This worked great in the smaller truck camper, but in our larger fifth wheel RV we opted for a bigger heater. We like the Delonghi HMP1500 Mica Panel Electric Heater (it is silent!):

Indoor-safe portable propane heaters are also pretty popular for being used in RVs, like the Mr. Big Buddy Heaters. We have friends who swear by these, and it’s great that they are boondock-friendly in not needing a reliable electricity source.

You might also want to get the 6V Power Adapter and 12ft Hose with Regulator to adapt it to a 20lb propane tank.

*Note: These heaters put a bit more moisture into the air, which can contribute to Cold Weather Camping challenge #2 below.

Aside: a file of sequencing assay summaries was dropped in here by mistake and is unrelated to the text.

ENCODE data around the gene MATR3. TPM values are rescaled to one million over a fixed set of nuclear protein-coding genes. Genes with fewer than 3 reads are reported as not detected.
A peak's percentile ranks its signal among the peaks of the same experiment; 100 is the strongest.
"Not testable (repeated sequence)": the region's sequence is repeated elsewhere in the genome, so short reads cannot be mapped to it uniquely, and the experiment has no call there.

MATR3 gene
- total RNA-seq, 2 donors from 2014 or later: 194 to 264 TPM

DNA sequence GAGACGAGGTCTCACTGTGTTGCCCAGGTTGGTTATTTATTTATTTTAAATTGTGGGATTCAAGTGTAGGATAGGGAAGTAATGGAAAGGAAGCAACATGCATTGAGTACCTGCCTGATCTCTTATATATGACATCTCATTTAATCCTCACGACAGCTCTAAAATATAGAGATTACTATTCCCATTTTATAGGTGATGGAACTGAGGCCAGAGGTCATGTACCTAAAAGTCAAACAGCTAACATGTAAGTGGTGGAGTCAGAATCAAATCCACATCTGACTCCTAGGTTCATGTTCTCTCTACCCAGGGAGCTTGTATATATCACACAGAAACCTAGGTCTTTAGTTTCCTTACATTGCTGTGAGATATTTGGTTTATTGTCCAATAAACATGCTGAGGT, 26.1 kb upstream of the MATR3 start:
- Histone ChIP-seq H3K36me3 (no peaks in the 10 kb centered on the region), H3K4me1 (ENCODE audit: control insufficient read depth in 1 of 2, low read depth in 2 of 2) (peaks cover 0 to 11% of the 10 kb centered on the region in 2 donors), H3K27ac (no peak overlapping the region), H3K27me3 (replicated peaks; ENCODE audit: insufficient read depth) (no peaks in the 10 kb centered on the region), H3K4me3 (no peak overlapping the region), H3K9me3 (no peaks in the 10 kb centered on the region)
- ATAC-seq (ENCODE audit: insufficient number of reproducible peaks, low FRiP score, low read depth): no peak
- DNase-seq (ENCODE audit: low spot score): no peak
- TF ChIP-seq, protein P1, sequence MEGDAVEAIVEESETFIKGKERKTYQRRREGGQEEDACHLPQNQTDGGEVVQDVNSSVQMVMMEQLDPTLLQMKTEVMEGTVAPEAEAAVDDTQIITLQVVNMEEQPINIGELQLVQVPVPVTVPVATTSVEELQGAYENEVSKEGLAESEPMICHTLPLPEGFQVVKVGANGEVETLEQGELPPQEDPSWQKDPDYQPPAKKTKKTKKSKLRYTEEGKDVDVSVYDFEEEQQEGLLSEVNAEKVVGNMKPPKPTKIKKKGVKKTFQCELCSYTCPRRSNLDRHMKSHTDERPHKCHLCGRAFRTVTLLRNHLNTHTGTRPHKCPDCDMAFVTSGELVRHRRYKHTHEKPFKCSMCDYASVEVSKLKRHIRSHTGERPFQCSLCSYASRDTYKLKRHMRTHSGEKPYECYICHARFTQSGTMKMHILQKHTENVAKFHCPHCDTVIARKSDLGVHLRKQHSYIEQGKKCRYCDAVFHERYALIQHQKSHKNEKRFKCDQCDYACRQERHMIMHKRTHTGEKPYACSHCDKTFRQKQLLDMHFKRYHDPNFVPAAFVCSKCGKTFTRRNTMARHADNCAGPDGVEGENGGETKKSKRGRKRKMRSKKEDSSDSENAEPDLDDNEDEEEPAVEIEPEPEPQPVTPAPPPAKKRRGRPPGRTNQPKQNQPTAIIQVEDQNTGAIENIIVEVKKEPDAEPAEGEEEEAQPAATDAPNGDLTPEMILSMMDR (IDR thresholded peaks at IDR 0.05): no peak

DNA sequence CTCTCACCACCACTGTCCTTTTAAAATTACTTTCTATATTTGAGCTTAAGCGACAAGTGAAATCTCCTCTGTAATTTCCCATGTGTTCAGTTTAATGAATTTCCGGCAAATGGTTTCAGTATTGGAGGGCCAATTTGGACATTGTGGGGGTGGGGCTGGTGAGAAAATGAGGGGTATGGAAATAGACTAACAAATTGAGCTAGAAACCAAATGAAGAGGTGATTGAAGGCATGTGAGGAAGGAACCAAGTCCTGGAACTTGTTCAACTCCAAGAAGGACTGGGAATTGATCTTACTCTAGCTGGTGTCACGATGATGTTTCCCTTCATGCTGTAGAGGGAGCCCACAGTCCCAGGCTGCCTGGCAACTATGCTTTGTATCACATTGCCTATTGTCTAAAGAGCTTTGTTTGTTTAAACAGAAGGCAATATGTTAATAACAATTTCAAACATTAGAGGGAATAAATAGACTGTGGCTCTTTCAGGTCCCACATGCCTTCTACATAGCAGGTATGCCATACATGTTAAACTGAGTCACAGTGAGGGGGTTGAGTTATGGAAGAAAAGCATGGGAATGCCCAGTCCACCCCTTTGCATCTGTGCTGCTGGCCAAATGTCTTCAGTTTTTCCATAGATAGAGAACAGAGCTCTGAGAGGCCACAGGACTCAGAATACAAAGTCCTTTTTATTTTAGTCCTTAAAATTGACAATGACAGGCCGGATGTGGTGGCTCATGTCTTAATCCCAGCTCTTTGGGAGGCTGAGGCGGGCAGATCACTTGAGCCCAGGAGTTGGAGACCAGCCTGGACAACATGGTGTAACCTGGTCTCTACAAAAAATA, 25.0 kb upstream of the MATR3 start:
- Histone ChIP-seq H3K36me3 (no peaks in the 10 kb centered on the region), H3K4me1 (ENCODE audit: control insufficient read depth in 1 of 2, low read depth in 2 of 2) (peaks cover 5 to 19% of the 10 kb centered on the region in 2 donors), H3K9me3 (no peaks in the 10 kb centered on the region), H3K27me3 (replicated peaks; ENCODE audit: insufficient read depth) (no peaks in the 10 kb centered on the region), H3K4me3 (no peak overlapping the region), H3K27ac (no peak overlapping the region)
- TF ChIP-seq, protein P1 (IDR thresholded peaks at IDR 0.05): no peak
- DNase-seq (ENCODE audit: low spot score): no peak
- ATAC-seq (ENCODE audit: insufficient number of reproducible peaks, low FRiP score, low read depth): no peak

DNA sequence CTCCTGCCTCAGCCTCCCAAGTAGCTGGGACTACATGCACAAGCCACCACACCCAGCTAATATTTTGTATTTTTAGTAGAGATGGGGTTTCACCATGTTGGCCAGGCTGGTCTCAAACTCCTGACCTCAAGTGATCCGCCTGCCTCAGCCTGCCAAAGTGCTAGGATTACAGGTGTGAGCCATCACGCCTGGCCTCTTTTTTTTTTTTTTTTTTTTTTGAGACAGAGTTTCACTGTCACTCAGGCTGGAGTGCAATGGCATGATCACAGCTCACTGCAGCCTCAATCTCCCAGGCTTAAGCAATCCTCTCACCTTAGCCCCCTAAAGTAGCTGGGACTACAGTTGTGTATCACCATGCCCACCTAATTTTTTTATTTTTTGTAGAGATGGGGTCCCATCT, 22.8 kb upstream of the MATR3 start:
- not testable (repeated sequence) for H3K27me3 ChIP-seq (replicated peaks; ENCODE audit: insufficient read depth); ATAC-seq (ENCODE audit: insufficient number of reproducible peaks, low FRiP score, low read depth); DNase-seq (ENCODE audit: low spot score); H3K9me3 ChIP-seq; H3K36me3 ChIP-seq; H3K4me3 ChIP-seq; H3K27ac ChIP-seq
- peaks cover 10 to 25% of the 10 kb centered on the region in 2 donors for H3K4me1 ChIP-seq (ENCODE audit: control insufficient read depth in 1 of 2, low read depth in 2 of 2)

Some people even use RV wood stoves to help with heating their RV.

Insulate Your Windows, Skylights, & Fans

Heat rises, and many RVs have skylights or inset ceiling vents that might not be as insulated as your RV’s solid roof. Covering these with insulated covers will help a lot with heat escaping through the thin plastic of your fan cover.

We’ve found that even pulling the blinds makes a big difference in creating a barrier of air that helps insulate your windows. Better yet, purchase some Reflectix Foil Insulation and cut it into the shape of your windows to insulate and reflect heat back into your RV.

Reflectix BP24010 Series Foil Insulation, 24 in. x...
  • Inhibits or eliminates condensation
  • Nontoxic/no carcinogenic
  • Does not require Protective clothing, goggles, or respirator

Wear Layers & Use Heated Blankets